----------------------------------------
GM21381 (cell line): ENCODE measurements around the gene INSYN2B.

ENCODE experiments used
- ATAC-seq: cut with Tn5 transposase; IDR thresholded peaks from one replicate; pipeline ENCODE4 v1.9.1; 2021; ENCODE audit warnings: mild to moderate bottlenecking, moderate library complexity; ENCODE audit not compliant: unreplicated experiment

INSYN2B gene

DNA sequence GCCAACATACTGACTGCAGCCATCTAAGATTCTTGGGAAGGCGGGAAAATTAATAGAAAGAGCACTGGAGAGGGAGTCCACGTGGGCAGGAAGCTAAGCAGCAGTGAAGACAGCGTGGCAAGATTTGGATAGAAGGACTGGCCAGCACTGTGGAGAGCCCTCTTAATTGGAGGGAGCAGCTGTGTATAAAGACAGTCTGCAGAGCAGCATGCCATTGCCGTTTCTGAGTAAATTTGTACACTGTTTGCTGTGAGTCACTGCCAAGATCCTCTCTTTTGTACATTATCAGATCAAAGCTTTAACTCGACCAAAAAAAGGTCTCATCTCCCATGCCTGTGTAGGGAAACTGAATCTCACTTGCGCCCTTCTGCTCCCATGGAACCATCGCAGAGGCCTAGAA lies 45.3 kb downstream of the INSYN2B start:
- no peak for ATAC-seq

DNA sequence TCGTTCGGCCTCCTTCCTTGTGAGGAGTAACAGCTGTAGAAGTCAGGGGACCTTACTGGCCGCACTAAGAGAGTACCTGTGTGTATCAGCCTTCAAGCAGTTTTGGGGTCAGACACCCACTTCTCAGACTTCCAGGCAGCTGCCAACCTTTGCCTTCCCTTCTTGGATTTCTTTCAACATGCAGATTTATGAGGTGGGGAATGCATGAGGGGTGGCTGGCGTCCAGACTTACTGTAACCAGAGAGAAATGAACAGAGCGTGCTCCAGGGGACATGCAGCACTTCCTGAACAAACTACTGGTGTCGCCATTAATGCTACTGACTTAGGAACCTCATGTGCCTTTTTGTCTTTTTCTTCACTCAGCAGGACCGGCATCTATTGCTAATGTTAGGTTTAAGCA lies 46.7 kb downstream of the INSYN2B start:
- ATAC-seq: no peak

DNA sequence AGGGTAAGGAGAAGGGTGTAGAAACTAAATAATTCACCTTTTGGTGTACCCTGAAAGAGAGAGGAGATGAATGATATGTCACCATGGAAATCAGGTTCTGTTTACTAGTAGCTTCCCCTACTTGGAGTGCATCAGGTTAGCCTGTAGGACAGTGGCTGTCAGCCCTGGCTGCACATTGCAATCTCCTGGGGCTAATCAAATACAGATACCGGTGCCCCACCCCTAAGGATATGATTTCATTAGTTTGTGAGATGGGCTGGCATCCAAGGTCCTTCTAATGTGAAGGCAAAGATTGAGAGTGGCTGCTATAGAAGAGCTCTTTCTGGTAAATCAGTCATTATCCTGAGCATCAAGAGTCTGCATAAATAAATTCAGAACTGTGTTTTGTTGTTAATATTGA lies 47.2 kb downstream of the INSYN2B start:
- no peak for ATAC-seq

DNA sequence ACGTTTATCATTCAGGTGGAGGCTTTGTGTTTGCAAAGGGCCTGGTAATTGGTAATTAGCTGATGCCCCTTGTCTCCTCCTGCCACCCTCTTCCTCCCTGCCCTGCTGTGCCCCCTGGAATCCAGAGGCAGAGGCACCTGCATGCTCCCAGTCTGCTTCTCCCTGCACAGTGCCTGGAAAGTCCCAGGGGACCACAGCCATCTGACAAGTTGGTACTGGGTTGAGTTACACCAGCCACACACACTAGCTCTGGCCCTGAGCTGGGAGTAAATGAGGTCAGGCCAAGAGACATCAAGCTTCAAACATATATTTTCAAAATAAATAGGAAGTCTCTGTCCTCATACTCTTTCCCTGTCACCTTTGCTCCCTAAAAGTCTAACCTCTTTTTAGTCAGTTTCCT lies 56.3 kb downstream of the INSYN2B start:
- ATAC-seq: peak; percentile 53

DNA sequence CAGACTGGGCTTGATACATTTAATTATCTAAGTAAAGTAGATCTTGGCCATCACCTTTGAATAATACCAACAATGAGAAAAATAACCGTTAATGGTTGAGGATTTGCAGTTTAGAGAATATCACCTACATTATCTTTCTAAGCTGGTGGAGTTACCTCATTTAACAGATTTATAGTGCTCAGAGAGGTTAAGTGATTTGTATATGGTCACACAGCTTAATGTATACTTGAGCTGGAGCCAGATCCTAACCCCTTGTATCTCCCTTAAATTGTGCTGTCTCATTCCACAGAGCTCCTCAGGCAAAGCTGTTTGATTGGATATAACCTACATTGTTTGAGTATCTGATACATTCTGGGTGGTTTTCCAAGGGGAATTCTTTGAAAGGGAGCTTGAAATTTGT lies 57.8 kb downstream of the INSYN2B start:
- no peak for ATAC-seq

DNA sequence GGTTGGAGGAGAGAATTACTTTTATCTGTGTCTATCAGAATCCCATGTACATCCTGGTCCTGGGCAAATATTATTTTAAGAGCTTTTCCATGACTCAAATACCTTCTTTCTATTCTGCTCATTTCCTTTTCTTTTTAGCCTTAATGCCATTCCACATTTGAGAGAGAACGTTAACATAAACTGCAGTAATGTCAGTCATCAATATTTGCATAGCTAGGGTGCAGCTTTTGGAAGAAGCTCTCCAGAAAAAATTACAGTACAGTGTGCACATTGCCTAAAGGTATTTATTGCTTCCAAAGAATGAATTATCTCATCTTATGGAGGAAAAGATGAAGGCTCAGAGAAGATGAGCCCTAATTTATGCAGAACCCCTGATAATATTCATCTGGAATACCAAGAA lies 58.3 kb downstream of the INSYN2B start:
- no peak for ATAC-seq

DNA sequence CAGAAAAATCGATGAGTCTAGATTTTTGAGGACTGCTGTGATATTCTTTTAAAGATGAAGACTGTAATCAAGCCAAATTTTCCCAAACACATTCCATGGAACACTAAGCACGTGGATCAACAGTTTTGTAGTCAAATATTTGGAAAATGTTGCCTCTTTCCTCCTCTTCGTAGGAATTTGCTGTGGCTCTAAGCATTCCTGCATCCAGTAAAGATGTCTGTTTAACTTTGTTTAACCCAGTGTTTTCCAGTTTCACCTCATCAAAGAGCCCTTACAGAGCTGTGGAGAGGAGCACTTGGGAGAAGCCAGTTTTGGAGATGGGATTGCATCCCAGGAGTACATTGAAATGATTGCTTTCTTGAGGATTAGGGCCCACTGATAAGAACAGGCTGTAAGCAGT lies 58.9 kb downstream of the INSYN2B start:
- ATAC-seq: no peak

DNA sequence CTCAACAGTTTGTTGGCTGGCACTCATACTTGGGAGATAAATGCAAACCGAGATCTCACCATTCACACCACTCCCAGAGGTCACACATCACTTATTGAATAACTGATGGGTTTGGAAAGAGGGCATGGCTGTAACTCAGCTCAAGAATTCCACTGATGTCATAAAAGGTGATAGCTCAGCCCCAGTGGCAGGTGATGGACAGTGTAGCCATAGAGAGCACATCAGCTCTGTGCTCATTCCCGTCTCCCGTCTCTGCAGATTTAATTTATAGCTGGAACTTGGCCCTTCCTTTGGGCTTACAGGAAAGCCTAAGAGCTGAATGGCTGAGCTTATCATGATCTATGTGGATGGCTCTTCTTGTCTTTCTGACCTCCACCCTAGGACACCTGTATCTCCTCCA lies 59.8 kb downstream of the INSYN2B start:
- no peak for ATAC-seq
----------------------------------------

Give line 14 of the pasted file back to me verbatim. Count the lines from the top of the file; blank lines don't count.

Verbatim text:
- no peak for ATAC-seq